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Why Sharing an Office with Your Kids is Awesome and Awful at the Same Time

Every day you learn to appreciate something new.

A while back, I had a coworker who constantly clipped his fingernails in the cubicle next to mine. I don’t work in one of those super trendy, everyone-gather-in-the-open-concept-kitchen-at-2pm-for-kombucha-and-a-presentation-about-essential-oils companies, so fortunately there was a wall between our desks. I wasn’t forced to watch as he blithely groomed himself, and he didn’t see me plugging my ears and quietly humming the theme song to The Office to block out the noise.

This used to be my most enduring office-space horror story. But that was before a global pandemic forced me into sharing a workplace with a fourth grader, a three-year-old (three and a half, she insists), a geriatric rescue mutt, a goldfish, and a teacher, otherwise known as my lovely wife. 

Like so many other families, we’re locked in a never-ending turf war for space in our own home. As the first few weeks of work from home dragged into months, I realized that the fragile blessing of work-life balance is predicated on having time, energy, and resources to devote to each. Now, each day presents a new, unforeseen obstacle. But, as with every challenge, our family is adapting, looking for silver linings where we can. Here are a few lessons I’ve learned about surviving the new normal. 

Virtual learning can be loud sometimes.

For my day job, I work in television: equal parts harried newsman and air traffic controller with a dash of Ryan Seacrest. I produce content for some of TV’s and cinema’s biggest awards shows and, while the interviews I book are normally filmed in a softly lit studio with a professional camera crew, that’s not possible right now because, you know, 2020.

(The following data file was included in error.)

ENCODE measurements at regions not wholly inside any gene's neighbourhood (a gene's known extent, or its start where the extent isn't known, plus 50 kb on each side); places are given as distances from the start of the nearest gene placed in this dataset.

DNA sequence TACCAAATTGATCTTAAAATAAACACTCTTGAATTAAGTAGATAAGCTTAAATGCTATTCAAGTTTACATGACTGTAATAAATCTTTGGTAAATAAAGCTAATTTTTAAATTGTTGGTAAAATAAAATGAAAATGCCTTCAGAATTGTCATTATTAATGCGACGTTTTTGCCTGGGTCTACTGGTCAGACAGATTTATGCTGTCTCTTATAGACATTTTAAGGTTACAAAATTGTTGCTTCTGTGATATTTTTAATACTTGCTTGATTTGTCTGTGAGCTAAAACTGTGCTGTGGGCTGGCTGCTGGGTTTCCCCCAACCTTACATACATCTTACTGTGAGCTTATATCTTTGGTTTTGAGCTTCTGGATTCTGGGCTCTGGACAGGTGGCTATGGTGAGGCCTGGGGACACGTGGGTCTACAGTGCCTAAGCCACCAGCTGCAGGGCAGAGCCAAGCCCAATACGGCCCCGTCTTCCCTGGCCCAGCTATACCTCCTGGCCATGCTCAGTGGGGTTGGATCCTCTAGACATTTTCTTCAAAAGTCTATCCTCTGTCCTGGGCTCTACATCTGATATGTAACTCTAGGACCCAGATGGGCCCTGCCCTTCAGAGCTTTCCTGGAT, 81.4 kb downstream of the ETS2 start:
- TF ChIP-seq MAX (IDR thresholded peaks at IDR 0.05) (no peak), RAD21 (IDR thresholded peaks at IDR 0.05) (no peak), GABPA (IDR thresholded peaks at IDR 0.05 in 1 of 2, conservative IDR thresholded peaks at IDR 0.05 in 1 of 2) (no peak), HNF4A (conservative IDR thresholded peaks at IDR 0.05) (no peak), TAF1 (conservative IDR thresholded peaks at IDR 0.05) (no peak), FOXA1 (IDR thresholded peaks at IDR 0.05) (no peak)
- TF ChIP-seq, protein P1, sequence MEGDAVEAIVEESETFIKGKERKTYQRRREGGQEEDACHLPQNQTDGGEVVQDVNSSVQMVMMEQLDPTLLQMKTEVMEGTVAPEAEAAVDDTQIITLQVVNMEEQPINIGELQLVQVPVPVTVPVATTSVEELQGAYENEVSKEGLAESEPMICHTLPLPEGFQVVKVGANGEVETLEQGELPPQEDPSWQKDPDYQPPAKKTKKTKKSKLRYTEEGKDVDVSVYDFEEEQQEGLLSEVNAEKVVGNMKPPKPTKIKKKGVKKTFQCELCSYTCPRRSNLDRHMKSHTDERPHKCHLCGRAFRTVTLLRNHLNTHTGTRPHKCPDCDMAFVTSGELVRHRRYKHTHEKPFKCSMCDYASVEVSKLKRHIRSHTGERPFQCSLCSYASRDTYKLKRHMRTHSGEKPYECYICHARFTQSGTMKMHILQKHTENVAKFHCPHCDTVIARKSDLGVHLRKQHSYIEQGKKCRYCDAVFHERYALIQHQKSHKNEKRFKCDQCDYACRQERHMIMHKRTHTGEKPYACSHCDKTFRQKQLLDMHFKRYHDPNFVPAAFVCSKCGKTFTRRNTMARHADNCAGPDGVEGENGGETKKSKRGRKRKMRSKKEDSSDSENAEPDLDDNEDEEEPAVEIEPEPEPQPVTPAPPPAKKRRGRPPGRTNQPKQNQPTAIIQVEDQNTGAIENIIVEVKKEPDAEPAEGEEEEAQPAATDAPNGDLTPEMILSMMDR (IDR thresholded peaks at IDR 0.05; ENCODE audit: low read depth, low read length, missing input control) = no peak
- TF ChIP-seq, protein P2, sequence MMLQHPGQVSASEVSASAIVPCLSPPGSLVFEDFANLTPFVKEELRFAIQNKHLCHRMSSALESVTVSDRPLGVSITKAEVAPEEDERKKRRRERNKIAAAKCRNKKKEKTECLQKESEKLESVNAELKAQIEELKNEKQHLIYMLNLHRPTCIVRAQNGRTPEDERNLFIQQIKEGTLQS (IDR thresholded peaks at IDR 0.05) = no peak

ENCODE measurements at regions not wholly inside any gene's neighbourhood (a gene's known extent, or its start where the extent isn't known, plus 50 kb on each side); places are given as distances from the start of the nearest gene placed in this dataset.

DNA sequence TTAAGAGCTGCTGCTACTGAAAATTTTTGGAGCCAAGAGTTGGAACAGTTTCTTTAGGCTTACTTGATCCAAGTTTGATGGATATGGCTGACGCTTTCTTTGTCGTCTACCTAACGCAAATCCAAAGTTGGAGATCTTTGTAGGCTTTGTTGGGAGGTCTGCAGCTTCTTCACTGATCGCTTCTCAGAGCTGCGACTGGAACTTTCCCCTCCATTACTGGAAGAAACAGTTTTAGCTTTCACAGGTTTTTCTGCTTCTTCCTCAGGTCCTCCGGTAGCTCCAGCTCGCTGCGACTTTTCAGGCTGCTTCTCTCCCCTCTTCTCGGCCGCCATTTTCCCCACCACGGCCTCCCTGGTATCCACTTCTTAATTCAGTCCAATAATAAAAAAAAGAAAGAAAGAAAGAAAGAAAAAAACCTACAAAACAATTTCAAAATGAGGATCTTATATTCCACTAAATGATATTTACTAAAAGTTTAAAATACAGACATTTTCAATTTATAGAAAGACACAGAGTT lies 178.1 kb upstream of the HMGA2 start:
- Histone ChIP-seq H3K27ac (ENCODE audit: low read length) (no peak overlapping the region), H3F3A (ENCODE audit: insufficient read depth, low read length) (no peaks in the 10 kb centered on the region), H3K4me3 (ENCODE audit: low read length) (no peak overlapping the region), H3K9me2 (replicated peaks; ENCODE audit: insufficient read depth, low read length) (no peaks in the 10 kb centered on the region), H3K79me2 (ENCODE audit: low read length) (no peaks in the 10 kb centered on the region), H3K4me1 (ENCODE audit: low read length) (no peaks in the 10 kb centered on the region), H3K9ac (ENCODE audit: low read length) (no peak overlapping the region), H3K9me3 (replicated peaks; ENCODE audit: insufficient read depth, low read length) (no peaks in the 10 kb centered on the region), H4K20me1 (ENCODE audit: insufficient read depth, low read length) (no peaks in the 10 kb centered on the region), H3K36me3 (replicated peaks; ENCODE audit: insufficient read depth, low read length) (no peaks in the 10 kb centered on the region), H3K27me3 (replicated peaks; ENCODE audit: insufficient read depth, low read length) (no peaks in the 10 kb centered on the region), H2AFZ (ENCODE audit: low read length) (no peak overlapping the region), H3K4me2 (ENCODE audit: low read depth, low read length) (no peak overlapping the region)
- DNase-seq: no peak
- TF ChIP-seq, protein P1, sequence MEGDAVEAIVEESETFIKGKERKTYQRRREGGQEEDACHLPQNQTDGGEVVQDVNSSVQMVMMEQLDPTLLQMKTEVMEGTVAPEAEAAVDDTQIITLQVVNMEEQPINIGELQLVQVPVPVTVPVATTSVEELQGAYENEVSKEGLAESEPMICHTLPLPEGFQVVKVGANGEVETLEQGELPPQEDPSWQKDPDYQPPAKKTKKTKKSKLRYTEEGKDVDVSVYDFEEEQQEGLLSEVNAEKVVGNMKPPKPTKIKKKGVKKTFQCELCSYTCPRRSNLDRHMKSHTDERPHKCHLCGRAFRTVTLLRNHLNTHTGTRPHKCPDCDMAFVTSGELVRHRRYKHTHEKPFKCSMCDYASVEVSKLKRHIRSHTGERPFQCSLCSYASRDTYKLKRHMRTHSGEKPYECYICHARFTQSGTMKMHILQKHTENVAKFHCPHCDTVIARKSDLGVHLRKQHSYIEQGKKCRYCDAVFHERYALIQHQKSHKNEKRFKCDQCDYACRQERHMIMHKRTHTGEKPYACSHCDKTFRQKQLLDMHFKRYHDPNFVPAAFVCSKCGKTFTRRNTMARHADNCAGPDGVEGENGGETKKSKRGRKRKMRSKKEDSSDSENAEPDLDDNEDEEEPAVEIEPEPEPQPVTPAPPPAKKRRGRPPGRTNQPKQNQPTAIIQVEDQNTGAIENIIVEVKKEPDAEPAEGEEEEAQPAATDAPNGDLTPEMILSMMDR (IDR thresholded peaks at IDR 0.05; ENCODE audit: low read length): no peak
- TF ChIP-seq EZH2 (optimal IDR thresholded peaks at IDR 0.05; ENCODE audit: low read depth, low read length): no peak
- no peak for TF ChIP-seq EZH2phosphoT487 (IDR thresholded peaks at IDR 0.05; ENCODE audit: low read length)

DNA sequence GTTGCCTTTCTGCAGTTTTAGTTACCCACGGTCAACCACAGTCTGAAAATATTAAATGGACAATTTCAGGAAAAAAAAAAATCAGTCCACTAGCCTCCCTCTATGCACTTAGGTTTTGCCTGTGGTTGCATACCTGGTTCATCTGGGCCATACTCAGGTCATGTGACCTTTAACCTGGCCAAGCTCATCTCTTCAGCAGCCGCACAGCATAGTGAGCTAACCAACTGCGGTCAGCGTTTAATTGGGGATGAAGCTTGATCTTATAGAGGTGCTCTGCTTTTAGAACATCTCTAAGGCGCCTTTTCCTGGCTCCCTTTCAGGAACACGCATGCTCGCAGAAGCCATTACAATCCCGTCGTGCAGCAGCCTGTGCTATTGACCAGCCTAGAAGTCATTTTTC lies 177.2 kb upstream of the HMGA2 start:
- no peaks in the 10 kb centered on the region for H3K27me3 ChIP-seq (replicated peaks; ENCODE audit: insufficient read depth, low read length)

A few weeks back, I sat down at my kitchen table (unicorn princess camp was happening in the living room) and dialed into a conversation with a big-deal actor. Right as we got underway, a loud THUMP THUMP THUMP boomed overhead. Was it an earthquake? A burst pipe? A rogue washing machine?  I ran upstairs to investigate and found my nine-year-old with his laptop on the floor, his PE teacher shouting words of encouragement. 

“We’re doing jumping jacks!” my son shouted gleefully.  

A bit exasperated, I asked, “Do you think you can do them, I don’t know, a little more quietly?” 

He gave me a quizzical look and replied, “They’re jumping jacks, Dad!” 

I nodded and closed the door, slinking back downstairs to my makeshift office. As I unmuted myself, I explained to everyone on the call about the PE situation, and how, if they heard any startling noises, not to be alarmed. “Don’t worry,” someone said. “We’ve all been there.”

Lesson learned: Lots of folks are in the same boat as you with virtual learning, even if it feels like you’re all alone. Chances are a makeshift daycare center/science lab/gymnasium is lurking just off your colleague’s screen, just like yours. 

It’s best to plan Zoom calls around music class.

I tried to rectify the jumping jacks situation by moving my designated workspace to the master bedroom. One afternoon, I popped in my earbuds, opened my laptop, and began a fairly important meeting about some high-profile projects. About halfway through, I heard a quick, piercing, noise. “Can everyone mute yourselves?” one of my colleagues asked. “I think we’re getting some feedback.” 

“That must be it,” I thought. “Feedback.”